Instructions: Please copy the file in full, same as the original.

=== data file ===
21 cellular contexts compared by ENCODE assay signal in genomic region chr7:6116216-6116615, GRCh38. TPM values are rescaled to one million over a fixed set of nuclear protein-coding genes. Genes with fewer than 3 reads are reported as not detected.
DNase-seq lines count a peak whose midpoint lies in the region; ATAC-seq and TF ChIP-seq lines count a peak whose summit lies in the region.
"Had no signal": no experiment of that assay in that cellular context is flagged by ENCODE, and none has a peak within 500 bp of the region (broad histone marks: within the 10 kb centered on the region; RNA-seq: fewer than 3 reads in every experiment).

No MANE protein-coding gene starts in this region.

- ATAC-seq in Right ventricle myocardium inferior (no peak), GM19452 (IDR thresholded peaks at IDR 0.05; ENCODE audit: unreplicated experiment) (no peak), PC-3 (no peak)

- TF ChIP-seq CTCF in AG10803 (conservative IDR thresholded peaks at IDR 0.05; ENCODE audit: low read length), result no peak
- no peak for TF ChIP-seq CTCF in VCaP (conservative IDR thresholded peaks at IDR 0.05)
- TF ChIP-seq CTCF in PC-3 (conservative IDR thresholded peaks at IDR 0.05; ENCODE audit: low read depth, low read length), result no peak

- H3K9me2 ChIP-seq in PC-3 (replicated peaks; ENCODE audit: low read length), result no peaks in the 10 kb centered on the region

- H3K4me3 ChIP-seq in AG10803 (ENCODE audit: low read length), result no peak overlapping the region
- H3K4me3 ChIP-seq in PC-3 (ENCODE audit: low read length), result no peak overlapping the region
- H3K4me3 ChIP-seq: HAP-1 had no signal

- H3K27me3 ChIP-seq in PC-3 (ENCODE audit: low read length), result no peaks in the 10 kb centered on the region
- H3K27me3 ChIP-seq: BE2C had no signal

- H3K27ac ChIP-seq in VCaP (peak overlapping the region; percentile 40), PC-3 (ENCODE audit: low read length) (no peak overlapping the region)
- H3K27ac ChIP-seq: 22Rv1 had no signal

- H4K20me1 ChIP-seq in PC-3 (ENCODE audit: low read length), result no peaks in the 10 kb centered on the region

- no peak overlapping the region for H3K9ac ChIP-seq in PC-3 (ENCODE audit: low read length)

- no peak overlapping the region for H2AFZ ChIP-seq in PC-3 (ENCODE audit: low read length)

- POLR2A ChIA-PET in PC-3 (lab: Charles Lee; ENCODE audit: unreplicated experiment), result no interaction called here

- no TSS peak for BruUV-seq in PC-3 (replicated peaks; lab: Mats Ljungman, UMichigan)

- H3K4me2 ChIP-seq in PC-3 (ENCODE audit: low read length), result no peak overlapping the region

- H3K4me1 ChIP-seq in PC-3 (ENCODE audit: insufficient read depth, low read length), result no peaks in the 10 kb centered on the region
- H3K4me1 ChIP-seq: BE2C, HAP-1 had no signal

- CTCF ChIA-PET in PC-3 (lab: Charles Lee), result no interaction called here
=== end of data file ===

21 cellular contexts compared by ENCODE assay signal in genomic region chr7:6116216-6116615, GRCh38. TPM values are rescaled to one million over a fixed set of nuclear protein-coding genes. Genes with fewer than 3 reads are reported as not detected.
DNase-seq lines count a peak whose midpoint lies in the region; ATAC-seq and TF ChIP-seq lines count a peak whose summit lies in the region.
"Had no signal": no experiment of that assay in that cellular context is flagged by ENCODE, and none has a peak within 500 bp of the region (broad histone marks: within the 10 kb centered on the region; RNA-seq: fewer than 3 reads in every experiment).

No MANE protein-coding gene starts in this region.

- ATAC-seq in Right ventricle myocardium inferior (no peak), GM19452 (IDR thresholded peaks at IDR 0.05; ENCODE audit: unreplicated experiment) (no peak), PC-3 (no peak)

- TF ChIP-seq CTCF in AG10803 (conservative IDR thresholded peaks at IDR 0.05; ENCODE audit: low read length), result no peak
- no peak for TF ChIP-seq CTCF in VCaP (conservative IDR thresholded peaks at IDR 0.05)
- TF ChIP-seq CTCF in PC-3 (conservative IDR thresholded peaks at IDR 0.05; ENCODE audit: low read depth, low read length), result no peak

- H3K9me2 ChIP-seq in PC-3 (replicated peaks; ENCODE audit: low read length), result no peaks in the 10 kb centered on the region

- H3K4me3 ChIP-seq in AG10803 (ENCODE audit: low read length), result no peak overlapping the region
- H3K4me3 ChIP-seq in PC-3 (ENCODE audit: low read length), result no peak overlapping the region
- H3K4me3 ChIP-seq: HAP-1 had no signal

- H3K27me3 ChIP-seq in PC-3 (ENCODE audit: low read length), result no peaks in the 10 kb centered on the region
- H3K27me3 ChIP-seq: BE2C had no signal

- H3K27ac ChIP-seq in VCaP (peak overlapping the region; percentile 40), PC-3 (ENCODE audit: low read length) (no peak overlapping the region)
- H3K27ac ChIP-seq: 22Rv1 had no signal

- H4K20me1 ChIP-seq in PC-3 (ENCODE audit: low read length), result no peaks in the 10 kb centered on the region

- no peak overlapping the region for H3K9ac ChIP-seq in PC-3 (ENCODE audit: low read length)

- no peak overlapping the region for H2AFZ ChIP-seq in PC-3 (ENCODE audit: low read length)

- POLR2A ChIA-PET in PC-3 (lab: Charles Lee; ENCODE audit: unreplicated experiment), result no interaction called here

- no TSS peak for BruUV-seq in PC-3 (replicated peaks; lab: Mats Ljungman, UMichigan)

- H3K4me2 ChIP-seq in PC-3 (ENCODE audit: low read length), result no peak overlapping the region

- H3K4me1 ChIP-seq in PC-3 (ENCODE audit: insufficient read depth, low read length), result no peaks in the 10 kb centered on the region
- H3K4me1 ChIP-seq: BE2C, HAP-1 had no signal

- CTCF ChIA-PET in PC-3 (lab: Charles Lee), result no interaction called here